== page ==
Rule 40 is an Olympic rule most fans of the games probably do not understand or even know about. It has nothing to do with doping or the competition itself, but its penalties are just as harsh. Olympians can be banned from competing or stripped of their medals if they violate Rule 40 — so I guess sometimes it is considered worse than doping. In recent years, the explosion of social media has changed how athletes and sponsors do business and the Olympics are no different.
Rule 40 essentially says that the IOC and national team sponsors and partners control what brands receive exposure from the game. The rule is disguised as a way to make sure the games don’t become over-saturated with advertisements, but let’s be honest we will see a bunch of Visa, Coca-Cola, and McDonalds advertisements and signage throughout the game. Basically it protects brands. They didn’t shell out millions and billions of dollars in deals to have a competitor guerrilla market its way to exposure.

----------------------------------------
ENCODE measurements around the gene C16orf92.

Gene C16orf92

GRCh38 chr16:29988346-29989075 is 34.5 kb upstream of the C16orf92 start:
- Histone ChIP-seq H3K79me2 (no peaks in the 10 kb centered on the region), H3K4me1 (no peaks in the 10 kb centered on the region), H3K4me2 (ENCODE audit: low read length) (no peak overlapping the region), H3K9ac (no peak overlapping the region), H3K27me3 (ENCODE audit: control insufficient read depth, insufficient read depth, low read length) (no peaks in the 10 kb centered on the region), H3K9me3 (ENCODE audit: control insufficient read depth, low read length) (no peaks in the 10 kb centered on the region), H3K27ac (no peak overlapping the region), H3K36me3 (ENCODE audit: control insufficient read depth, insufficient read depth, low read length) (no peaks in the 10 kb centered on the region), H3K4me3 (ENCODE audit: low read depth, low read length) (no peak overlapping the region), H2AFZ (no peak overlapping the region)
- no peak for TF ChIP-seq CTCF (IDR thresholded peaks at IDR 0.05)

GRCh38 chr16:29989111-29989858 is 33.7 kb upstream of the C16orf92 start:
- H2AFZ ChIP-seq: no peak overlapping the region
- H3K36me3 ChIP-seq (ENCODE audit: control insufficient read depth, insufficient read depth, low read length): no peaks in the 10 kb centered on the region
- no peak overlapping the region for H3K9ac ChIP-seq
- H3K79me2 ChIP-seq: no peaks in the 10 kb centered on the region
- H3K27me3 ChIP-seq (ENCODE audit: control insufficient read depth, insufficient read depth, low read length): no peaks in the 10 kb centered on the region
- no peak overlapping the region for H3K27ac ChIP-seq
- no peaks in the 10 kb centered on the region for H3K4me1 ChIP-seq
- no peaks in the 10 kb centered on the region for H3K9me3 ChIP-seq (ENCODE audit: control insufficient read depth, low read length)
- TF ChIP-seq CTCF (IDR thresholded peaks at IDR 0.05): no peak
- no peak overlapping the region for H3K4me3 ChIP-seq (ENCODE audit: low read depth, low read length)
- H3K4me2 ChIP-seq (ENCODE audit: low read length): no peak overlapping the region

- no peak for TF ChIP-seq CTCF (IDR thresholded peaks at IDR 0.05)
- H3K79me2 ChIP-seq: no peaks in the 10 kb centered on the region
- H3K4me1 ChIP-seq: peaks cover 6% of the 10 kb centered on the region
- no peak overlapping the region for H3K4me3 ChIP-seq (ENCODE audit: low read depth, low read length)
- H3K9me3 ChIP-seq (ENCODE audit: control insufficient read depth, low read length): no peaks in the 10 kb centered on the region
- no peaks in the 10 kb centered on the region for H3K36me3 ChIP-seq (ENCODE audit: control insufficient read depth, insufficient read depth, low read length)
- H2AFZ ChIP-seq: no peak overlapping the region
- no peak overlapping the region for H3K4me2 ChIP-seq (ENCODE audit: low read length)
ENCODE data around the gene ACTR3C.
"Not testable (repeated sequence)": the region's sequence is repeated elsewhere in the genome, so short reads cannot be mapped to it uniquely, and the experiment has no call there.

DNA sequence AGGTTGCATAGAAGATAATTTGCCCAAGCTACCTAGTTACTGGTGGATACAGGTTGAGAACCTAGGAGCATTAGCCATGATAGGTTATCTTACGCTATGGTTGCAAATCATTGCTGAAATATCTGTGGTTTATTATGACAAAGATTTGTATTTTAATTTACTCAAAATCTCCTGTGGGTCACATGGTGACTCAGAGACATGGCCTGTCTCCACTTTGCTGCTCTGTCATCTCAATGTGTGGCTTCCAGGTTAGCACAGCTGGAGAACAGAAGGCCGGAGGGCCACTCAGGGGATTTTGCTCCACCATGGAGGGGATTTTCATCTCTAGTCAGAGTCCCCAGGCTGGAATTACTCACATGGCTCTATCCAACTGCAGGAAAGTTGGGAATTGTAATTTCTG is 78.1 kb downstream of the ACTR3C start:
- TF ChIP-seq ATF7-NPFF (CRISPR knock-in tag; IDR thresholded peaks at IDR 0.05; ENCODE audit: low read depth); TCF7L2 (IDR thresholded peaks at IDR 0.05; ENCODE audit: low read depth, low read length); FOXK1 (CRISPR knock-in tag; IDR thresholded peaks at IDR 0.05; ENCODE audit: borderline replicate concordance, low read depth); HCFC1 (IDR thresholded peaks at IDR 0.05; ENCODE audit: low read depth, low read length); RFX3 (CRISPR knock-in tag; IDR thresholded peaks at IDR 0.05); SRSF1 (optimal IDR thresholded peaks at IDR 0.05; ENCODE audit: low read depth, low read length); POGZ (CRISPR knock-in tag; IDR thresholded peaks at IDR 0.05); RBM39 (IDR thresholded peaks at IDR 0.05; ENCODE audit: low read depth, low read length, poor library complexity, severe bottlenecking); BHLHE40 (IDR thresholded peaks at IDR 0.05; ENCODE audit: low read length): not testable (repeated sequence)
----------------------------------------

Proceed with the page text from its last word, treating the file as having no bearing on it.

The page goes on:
Social media has made Rule 40 a bit tricky, so now the IOC has loosened some of the constraints. Athletes still can’t use Olmypic marks — that makes sense– or even words such as gold, games or 2016 — that’s a little more odd. There has been some complaints from smaller sport athletes that the games are infringing on their ability to make money from their short time frame of fame, but the rules used to be worse. Athletes and their brand partners will have to get creative.
That means more Snapchat, more Instagram posts, more Twitter. Athletes and brands can still advertise, they just have to be smart about it. It’s obviously easier for athletes if they have deals with current IOC and national team partners, but for now we will see how creative the competitors can get on their social media.